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Corporate records are saved when human lives can't be

by Critical Commons Manager

Following a self-inflicted nuclear strike on New York City, one of the President's political advisers, a professor of Political Science, calculates civilian deaths to be in the millions, then recommends saving corporate records in order to preserve economic stability.

Fail Safe and Dr. Strangelove

by Critical Commons Manager

Two remarkable films addressing the issue of nuclear war as a result of the technologization of American military defense systems were released in 1964, Sidney Lumet's Fail Safe and Stanley Kubrick's Dr. Strangelove. Although generically distinct - Fail Safe is a deadly serious suspense drama, while Dr. Strangelove is a comedic satire - the two films share share a central narrative about the United States starting a nuclear war with the Soviet Union that cannot be stopped because of a technological system that limits the possibility of human intervention. In Dr. Strangelove, a deranged anti-communist military base commander sends bombers into the USSR, while in Fail Safe a technological malfunction triggers an unstoppable chain of events resulting in the nuclear destruction of Moscow and New York. While much has been written about these two films as reflections of cultural anxieties of the Cold War era, especially in the wake of the Cuban Missile Crisis, my primary concern is with the role attributed to technology in the two films and the divergent consequences of each.

Both films are predicated on a fundamental critique of technology. In Fail Safe, the critique is specifically targeted at the speed and automatism of the computer systems that control the nation's defense systems. This is ironic, given that speed of calculation was the primary measure of a machine's usefulness during this period, which saw increasing complexity of input data related to air defense. Fail Safe enforces a rigid dichotomy between the compassionate, level-headed humanity of the U.S. President played by Henry Fonda, and the cold, corporatism of his German-American national security advisor, Professor Groeteschele played by Walter Matthau. Groeteschele is aligned with the computational logic of the computer systems responsible for the crisis as he coldly calculates the number of casualties that may be expected from detonating a nuclear bomb over New York. Characters in Fail Safe repeatedly bemoan the speed with which machines carry out their programmed tasks, making them impossible for humans to check and ultimately control. The inevitability of failure and the incapacity of human beings to effectively monitor computer processes directly results in nuclear holocaust, but an equally pointed critique is directed at the rigidity of military protocols that preclude the pilots charged with carrying out the nuclear attack from exercising reason or judgment in response to pleas from family members who explain that their mission was mistakenly initiated. Instead, trained, obedient soldiers become an extension of a faulty technological apparatus, literally executing the programs of an attack scenario designed to prevent any deviation from orders, no matter how illogical they may be.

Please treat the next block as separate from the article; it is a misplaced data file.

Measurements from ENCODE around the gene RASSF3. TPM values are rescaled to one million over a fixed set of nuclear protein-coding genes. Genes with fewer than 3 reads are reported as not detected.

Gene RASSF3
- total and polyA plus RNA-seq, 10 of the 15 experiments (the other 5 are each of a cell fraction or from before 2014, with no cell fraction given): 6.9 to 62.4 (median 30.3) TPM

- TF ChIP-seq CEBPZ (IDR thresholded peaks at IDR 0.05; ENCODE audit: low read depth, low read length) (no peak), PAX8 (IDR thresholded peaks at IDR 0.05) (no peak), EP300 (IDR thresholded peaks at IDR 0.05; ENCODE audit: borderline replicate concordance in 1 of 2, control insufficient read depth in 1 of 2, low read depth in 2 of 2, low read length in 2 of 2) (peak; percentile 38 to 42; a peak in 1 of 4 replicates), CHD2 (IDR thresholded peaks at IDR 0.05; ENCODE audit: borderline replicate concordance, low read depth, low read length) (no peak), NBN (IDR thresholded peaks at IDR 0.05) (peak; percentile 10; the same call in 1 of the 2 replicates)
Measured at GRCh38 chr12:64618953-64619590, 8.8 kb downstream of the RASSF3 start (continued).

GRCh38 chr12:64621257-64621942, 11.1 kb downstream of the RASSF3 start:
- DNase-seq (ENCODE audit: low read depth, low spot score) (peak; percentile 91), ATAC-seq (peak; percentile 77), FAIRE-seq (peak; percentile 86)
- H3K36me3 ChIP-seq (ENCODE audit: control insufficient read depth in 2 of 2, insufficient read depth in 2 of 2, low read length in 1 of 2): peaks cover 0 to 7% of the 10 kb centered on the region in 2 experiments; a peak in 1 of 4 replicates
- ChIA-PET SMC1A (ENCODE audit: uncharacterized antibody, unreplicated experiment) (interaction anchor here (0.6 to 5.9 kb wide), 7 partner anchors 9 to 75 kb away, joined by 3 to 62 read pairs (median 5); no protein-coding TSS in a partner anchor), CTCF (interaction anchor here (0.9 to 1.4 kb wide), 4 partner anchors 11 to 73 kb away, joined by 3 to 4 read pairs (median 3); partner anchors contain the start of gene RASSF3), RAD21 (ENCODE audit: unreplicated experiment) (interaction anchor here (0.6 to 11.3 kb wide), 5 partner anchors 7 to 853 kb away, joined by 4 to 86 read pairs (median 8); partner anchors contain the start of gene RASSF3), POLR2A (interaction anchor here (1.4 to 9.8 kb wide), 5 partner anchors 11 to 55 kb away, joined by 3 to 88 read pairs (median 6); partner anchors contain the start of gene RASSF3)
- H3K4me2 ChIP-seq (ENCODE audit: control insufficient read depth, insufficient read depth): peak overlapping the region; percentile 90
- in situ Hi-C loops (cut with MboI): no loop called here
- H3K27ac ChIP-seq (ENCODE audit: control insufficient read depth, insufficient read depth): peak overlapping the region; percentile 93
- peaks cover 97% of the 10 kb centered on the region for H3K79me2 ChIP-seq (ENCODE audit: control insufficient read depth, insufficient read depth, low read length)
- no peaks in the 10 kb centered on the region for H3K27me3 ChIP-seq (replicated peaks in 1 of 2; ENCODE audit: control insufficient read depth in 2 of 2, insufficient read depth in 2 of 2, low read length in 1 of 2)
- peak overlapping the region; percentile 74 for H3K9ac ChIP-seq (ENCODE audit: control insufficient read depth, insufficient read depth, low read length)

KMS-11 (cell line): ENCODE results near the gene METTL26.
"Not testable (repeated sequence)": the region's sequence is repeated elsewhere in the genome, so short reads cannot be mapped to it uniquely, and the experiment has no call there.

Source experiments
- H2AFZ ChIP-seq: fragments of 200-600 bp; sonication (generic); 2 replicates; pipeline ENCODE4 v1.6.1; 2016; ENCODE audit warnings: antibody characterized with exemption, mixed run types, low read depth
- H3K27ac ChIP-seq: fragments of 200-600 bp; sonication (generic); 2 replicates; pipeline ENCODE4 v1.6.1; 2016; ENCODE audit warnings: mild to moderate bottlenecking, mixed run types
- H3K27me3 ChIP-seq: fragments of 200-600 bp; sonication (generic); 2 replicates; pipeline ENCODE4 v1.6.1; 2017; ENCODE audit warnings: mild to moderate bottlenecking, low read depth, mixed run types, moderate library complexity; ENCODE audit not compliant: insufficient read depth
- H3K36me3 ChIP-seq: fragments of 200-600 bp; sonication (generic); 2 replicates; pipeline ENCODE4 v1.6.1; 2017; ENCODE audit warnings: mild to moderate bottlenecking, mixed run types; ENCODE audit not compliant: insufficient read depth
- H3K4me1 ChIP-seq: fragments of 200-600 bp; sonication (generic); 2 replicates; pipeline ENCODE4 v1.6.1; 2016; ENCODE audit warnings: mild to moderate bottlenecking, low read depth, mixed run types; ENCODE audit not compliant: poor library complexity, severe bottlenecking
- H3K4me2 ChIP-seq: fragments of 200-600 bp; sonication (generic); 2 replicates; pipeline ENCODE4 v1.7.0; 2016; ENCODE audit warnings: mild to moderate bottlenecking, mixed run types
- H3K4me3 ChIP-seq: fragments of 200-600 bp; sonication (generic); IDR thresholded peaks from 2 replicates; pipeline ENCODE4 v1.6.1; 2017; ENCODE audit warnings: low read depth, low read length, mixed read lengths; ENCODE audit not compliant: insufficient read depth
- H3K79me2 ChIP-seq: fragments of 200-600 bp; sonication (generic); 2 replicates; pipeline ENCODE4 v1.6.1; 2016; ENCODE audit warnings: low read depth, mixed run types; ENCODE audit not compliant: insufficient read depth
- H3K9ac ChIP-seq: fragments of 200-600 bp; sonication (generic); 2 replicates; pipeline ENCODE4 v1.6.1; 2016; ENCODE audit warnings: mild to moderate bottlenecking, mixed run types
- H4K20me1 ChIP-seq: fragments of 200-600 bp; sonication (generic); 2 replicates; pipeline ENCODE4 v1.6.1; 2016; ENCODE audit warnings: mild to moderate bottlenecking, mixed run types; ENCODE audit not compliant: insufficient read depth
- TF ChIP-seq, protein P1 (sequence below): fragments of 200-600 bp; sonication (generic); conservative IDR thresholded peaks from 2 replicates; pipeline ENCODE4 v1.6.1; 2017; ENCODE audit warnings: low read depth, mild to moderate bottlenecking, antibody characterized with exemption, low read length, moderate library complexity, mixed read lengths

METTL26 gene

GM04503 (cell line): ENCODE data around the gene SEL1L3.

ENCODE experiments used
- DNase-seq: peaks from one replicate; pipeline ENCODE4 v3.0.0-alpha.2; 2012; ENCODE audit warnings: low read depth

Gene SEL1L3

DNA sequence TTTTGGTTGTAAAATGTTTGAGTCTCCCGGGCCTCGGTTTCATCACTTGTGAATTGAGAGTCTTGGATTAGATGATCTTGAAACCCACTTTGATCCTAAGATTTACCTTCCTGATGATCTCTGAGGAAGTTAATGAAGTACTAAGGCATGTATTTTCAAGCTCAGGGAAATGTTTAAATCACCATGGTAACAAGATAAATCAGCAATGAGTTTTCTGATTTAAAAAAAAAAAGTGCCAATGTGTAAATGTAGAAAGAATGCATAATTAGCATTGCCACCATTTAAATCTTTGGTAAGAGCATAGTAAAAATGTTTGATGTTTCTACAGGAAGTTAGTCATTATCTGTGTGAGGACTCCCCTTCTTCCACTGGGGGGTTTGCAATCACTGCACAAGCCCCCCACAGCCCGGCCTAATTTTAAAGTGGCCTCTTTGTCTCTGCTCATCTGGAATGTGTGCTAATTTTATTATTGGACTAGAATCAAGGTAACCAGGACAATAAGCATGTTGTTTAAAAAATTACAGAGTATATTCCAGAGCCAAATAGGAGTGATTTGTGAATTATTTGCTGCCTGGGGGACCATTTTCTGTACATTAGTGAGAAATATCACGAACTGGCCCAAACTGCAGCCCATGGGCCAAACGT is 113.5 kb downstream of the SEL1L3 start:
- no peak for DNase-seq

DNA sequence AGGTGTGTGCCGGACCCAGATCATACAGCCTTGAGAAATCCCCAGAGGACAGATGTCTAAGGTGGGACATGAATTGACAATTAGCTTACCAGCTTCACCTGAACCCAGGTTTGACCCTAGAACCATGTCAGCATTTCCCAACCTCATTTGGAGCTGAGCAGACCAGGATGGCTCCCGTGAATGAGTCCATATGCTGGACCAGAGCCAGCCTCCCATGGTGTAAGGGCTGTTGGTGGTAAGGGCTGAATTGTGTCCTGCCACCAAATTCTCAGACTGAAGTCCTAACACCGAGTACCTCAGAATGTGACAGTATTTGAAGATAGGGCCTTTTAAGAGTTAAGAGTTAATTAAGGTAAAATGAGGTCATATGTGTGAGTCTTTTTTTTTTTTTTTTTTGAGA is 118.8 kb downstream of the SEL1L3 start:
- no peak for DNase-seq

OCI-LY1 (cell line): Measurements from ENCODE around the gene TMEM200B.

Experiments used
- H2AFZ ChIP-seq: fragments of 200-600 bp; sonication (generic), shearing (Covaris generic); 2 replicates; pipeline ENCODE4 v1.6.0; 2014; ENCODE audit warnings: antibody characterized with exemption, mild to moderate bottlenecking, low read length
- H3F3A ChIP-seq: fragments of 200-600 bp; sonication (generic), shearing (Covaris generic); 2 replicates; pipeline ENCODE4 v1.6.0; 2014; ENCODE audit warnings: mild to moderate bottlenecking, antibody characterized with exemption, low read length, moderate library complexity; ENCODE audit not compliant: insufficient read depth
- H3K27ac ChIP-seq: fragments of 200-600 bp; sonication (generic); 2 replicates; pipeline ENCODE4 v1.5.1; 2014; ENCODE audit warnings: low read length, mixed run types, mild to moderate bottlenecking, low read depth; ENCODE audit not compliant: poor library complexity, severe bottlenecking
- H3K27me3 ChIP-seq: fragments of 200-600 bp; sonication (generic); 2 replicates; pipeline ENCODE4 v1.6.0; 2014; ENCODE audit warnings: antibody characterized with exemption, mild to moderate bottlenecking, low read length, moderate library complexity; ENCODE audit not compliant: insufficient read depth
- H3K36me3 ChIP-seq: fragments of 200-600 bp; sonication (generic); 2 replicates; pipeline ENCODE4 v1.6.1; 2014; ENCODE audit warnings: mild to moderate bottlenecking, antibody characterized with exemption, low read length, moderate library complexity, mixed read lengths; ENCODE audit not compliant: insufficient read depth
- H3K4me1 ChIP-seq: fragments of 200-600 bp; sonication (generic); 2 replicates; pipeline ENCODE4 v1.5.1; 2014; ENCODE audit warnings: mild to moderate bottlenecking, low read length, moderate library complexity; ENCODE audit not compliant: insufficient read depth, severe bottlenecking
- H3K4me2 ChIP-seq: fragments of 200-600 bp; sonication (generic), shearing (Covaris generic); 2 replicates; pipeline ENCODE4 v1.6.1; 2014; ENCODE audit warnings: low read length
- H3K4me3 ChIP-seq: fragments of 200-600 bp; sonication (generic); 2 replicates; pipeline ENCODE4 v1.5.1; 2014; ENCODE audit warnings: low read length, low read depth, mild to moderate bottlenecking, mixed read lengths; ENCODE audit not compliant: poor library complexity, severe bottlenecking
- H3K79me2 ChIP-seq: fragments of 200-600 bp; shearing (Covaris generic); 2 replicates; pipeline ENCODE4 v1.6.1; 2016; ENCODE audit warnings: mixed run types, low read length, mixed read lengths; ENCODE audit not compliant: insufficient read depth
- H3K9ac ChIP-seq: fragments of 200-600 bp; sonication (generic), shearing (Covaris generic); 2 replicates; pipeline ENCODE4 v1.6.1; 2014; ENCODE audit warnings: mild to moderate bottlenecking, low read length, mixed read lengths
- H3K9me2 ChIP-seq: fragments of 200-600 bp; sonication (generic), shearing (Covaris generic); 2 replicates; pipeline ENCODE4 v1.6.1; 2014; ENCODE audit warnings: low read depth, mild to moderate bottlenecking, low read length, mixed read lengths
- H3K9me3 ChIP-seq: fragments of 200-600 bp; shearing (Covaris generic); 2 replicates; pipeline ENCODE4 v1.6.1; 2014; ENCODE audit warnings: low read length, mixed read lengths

In Kubrick's film, nuclear destruction results from the deliberate actions of a psychopath, while computers effectively compensate for other areas of human failing. Still, in Dr. Strangelove, computers are directly responsible for enabling humans to dispassionately bring about the end of all life on earth. Once the end of the world is deemed unavoidable, due to the computerized activation of the Soviet doomsday machine, computers are then enlisted to relieve government officials of the burden of deciding which humans should be spared from death. The head of weapons development, the eponymous former Nazi played by Peter Sellers, Dr. Strangelove gleefully predicts that computers would be the most effective means of selecting survivors to repopulate the earth, focusing on the need for a disproportionate (10:1) ratio of "stimulating" females selected for their "sexual fertility."

The importance of preserving corporate records after nuclear holocaust

Walter Matthau plays a cold, academic political adviser to President Henry Fonda during an accidental nuclear attack on the USSR

from Fail Safe (1964)
Creator: Sidney Lumet
Distributor: Columbia Pictures
Posted by Critical Commons Manager